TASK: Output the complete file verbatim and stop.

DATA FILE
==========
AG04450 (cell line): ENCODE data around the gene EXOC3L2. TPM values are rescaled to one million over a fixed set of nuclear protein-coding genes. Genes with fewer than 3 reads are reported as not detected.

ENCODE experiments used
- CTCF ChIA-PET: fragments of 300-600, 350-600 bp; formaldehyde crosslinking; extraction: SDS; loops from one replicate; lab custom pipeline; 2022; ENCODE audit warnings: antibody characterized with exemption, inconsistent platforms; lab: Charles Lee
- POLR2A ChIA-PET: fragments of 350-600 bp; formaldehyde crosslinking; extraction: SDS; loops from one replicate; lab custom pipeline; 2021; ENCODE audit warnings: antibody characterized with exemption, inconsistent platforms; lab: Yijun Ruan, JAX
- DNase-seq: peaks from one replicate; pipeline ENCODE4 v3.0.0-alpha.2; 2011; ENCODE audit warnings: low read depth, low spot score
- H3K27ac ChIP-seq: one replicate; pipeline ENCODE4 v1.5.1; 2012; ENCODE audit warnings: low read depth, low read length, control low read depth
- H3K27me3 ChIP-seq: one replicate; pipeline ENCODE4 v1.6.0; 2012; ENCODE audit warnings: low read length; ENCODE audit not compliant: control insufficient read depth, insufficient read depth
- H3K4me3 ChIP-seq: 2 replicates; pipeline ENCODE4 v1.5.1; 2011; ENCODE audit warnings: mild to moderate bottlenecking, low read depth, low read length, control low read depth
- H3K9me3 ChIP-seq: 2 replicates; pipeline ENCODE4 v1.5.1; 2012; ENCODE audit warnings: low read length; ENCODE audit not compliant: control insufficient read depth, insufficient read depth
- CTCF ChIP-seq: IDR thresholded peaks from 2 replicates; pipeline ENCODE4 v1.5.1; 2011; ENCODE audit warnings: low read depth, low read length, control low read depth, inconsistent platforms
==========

AG04450 (cell line): ENCODE data around the gene EXOC3L2. TPM values are rescaled to one million over a fixed set of nuclear protein-coding genes. Genes with fewer than 3 reads are reported as not detected.

ENCODE experiments used
- CTCF ChIA-PET: fragments of 300-600, 350-600 bp; formaldehyde crosslinking; extraction: SDS; loops from one replicate; lab custom pipeline; 2022; ENCODE audit warnings: antibody characterized with exemption, inconsistent platforms; lab: Charles Lee
- POLR2A ChIA-PET: fragments of 350-600 bp; formaldehyde crosslinking; extraction: SDS; loops from one replicate; lab custom pipeline; 2021; ENCODE audit warnings: antibody characterized with exemption, inconsistent platforms; lab: Yijun Ruan, JAX
- DNase-seq: peaks from one replicate; pipeline ENCODE4 v3.0.0-alpha.2; 2011; ENCODE audit warnings: low read depth, low spot score
- H3K27ac ChIP-seq: one replicate; pipeline ENCODE4 v1.5.1; 2012; ENCODE audit warnings: low read depth, low read length, control low read depth
- H3K27me3 ChIP-seq: one replicate; pipeline ENCODE4 v1.6.0; 2012; ENCODE audit warnings: low read length; ENCODE audit not compliant: control insufficient read depth, insufficient read depth
- H3K4me3 ChIP-seq: 2 replicates; pipeline ENCODE4 v1.5.1; 2011; ENCODE audit warnings: mild to moderate bottlenecking, low read depth, low read length, control low read depth
- H3K9me3 ChIP-seq: 2 replicates; pipeline ENCODE4 v1.5.1; 2012; ENCODE audit warnings: low read length; ENCODE audit not compliant: control insufficient read depth, insufficient read depth
- CTCF ChIP-seq: IDR thresholded peaks from 2 replicates; pipeline ENCODE4 v1.5.1; 2011; ENCODE audit warnings: low read depth, low read length, control low read depth, inconsistent platforms